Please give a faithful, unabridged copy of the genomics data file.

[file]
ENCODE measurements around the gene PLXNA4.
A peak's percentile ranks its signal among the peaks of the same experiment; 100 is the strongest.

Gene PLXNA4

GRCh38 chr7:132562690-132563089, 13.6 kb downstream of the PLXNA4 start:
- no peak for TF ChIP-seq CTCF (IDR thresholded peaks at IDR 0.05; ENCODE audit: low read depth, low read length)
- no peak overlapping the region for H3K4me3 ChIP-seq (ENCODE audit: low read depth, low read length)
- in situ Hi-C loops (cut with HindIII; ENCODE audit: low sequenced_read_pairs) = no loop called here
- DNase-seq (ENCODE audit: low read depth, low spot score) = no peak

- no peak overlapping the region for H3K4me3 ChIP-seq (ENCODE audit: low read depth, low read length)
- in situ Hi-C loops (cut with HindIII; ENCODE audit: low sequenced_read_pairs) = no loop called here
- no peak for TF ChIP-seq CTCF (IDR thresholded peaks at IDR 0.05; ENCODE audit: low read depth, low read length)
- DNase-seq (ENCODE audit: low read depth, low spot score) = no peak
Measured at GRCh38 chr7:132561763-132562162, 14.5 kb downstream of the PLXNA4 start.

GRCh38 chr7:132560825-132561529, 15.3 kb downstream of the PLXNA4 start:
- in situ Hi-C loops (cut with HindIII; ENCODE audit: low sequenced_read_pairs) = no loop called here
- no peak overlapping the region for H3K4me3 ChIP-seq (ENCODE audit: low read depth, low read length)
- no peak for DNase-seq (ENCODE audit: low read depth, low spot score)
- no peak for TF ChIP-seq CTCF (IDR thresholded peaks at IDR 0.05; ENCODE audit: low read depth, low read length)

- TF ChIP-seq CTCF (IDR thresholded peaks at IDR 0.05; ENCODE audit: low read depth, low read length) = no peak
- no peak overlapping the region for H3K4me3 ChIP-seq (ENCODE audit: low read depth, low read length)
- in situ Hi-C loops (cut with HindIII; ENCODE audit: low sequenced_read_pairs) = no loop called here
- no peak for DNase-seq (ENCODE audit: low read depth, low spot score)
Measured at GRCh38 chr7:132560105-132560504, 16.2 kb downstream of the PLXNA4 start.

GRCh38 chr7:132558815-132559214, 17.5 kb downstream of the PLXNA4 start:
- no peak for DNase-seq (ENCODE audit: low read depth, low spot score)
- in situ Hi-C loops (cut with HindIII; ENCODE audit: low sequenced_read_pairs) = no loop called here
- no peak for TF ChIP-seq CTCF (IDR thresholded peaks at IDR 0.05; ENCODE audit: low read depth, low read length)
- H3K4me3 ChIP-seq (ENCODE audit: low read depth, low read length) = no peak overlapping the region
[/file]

ENCODE measurements around the gene PLXNA4.
A peak's percentile ranks its signal among the peaks of the same experiment; 100 is the strongest.

Gene PLXNA4

GRCh38 chr7:132562690-132563089, 13.6 kb downstream of the PLXNA4 start:
- no peak for TF ChIP-seq CTCF (IDR thresholded peaks at IDR 0.05; ENCODE audit: low read depth, low read length)
- no peak overlapping the region for H3K4me3 ChIP-seq (ENCODE audit: low read depth, low read length)
- in situ Hi-C loops (cut with HindIII; ENCODE audit: low sequenced_read_pairs) = no loop called here
- DNase-seq (ENCODE audit: low read depth, low spot score) = no peak

- no peak overlapping the region for H3K4me3 ChIP-seq (ENCODE audit: low read depth, low read length)
- in situ Hi-C loops (cut with HindIII; ENCODE audit: low sequenced_read_pairs) = no loop called here
- no peak for TF ChIP-seq CTCF (IDR thresholded peaks at IDR 0.05; ENCODE audit: low read depth, low read length)
- DNase-seq (ENCODE audit: low read depth, low spot score) = no peak
Measured at GRCh38 chr7:132561763-132562162, 14.5 kb downstream of the PLXNA4 start.

GRCh38 chr7:132560825-132561529, 15.3 kb downstream of the PLXNA4 start:
- in situ Hi-C loops (cut with HindIII; ENCODE audit: low sequenced_read_pairs) = no loop called here
- no peak overlapping the region for H3K4me3 ChIP-seq (ENCODE audit: low read depth, low read length)
- no peak for DNase-seq (ENCODE audit: low read depth, low spot score)
- no peak for TF ChIP-seq CTCF (IDR thresholded peaks at IDR 0.05; ENCODE audit: low read depth, low read length)

- TF ChIP-seq CTCF (IDR thresholded peaks at IDR 0.05; ENCODE audit: low read depth, low read length) = no peak
- no peak overlapping the region for H3K4me3 ChIP-seq (ENCODE audit: low read depth, low read length)
- in situ Hi-C loops (cut with HindIII; ENCODE audit: low sequenced_read_pairs) = no loop called here
- no peak for DNase-seq (ENCODE audit: low read depth, low spot score)
Measured at GRCh38 chr7:132560105-132560504, 16.2 kb downstream of the PLXNA4 start.

GRCh38 chr7:132558815-132559214, 17.5 kb downstream of the PLXNA4 start:
- no peak for DNase-seq (ENCODE audit: low read depth, low spot score)
- in situ Hi-C loops (cut with HindIII; ENCODE audit: low sequenced_read_pairs) = no loop called here
- no peak for TF ChIP-seq CTCF (IDR thresholded peaks at IDR 0.05; ENCODE audit: low read depth, low read length)
- H3K4me3 ChIP-seq (ENCODE audit: low read depth, low read length) = no peak overlapping the region